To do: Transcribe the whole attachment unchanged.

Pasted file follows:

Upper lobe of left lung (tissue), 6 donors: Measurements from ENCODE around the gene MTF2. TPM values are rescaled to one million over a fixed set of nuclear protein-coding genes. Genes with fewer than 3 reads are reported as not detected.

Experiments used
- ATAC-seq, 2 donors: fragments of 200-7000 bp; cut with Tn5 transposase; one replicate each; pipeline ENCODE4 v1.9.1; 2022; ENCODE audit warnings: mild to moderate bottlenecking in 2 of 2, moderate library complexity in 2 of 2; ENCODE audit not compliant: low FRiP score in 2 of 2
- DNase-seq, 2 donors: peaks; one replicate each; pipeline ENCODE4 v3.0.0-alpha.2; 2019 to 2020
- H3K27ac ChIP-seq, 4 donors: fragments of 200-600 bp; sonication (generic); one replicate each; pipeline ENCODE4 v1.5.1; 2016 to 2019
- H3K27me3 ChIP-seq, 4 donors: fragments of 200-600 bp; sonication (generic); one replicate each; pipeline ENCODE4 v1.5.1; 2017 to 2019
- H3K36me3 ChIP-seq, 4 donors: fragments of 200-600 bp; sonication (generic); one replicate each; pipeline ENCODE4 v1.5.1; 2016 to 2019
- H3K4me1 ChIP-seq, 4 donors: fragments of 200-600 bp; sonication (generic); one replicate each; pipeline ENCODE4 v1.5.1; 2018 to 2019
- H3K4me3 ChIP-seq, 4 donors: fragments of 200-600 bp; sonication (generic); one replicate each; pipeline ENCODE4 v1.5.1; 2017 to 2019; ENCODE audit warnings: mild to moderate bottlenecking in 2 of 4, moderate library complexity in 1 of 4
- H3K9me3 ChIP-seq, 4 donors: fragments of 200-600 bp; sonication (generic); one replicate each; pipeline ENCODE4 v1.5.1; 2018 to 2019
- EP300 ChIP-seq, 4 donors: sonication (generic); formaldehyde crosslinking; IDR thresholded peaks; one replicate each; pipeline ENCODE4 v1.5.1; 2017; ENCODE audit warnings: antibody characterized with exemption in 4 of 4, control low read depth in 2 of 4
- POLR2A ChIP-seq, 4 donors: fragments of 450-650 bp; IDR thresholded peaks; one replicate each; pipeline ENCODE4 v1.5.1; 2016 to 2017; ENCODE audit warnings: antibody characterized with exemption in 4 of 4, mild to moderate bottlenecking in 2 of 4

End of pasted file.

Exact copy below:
Upper lobe of left lung (tissue), 6 donors: Measurements from ENCODE around the gene MTF2. TPM values are rescaled to one million over a fixed set of nuclear protein-coding genes. Genes with fewer than 3 reads are reported as not detected.

Experiments used
- ATAC-seq, 2 donors: fragments of 200-7000 bp; cut with Tn5 transposase; one replicate each; pipeline ENCODE4 v1.9.1; 2022; ENCODE audit warnings: mild to moderate bottlenecking in 2 of 2, moderate library complexity in 2 of 2; ENCODE audit not compliant: low FRiP score in 2 of 2
- DNase-seq, 2 donors: peaks; one replicate each; pipeline ENCODE4 v3.0.0-alpha.2; 2019 to 2020
- H3K27ac ChIP-seq, 4 donors: fragments of 200-600 bp; sonication (generic); one replicate each; pipeline ENCODE4 v1.5.1; 2016 to 2019
- H3K27me3 ChIP-seq, 4 donors: fragments of 200-600 bp; sonication (generic); one replicate each; pipeline ENCODE4 v1.5.1; 2017 to 2019
- H3K36me3 ChIP-seq, 4 donors: fragments of 200-600 bp; sonication (generic); one replicate each; pipeline ENCODE4 v1.5.1; 2016 to 2019
- H3K4me1 ChIP-seq, 4 donors: fragments of 200-600 bp; sonication (generic); one replicate each; pipeline ENCODE4 v1.5.1; 2018 to 2019
- H3K4me3 ChIP-seq, 4 donors: fragments of 200-600 bp; sonication (generic); one replicate each; pipeline ENCODE4 v1.5.1; 2017 to 2019; ENCODE audit warnings: mild to moderate bottlenecking in 2 of 4, moderate library complexity in 1 of 4
- H3K9me3 ChIP-seq, 4 donors: fragments of 200-600 bp; sonication (generic); one replicate each; pipeline ENCODE4 v1.5.1; 2018 to 2019
- EP300 ChIP-seq, 4 donors: sonication (generic); formaldehyde crosslinking; IDR thresholded peaks; one replicate each; pipeline ENCODE4 v1.5.1; 2017; ENCODE audit warnings: antibody characterized with exemption in 4 of 4, control low read depth in 2 of 4
- POLR2A ChIP-seq, 4 donors: fragments of 450-650 bp; IDR thresholded peaks; one replicate each; pipeline ENCODE4 v1.5.1; 2016 to 2017; ENCODE audit warnings: antibody characterized with exemption in 4 of 4, mild to moderate bottlenecking in 2 of 4